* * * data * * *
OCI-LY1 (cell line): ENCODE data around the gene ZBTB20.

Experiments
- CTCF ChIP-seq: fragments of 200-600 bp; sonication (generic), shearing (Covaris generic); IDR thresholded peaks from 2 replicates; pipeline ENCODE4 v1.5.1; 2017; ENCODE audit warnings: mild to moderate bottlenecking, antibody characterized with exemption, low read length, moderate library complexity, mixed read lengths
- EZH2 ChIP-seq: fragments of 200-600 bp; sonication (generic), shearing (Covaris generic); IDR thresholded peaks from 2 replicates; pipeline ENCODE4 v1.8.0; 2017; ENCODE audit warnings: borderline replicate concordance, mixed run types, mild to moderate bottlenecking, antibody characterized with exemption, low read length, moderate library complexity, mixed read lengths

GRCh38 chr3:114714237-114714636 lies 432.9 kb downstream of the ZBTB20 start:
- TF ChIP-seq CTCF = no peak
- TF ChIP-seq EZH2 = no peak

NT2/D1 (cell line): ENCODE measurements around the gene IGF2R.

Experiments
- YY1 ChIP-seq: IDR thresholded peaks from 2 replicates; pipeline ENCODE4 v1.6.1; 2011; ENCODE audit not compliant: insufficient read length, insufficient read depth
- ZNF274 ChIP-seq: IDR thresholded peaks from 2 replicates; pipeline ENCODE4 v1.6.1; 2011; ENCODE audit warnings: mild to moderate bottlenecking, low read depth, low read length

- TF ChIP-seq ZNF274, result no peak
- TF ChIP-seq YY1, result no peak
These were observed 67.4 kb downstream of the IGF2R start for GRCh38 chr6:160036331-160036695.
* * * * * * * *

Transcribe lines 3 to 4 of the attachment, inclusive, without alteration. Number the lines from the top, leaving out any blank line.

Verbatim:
- CTCF ChIP-seq: fragments of 200-600 bp; sonication (generic), shearing (Covaris generic); IDR thresholded peaks from 2 replicates; pipeline ENCODE4 v1.5.1; 2017; ENCODE audit warnings: mild to moderate bottlenecking, antibody characterized with exemption, low read length, moderate library complexity, mixed read lengths
- EZH2 ChIP-seq: fragments of 200-600 bp; sonication (generic), shearing (Covaris generic); IDR thresholded peaks from 2 replicates; pipeline ENCODE4 v1.8.0; 2017; ENCODE audit warnings: borderline replicate concordance, mixed run types, mild to moderate bottlenecking, antibody characterized with exemption, low read length, moderate library complexity, mixed read lengths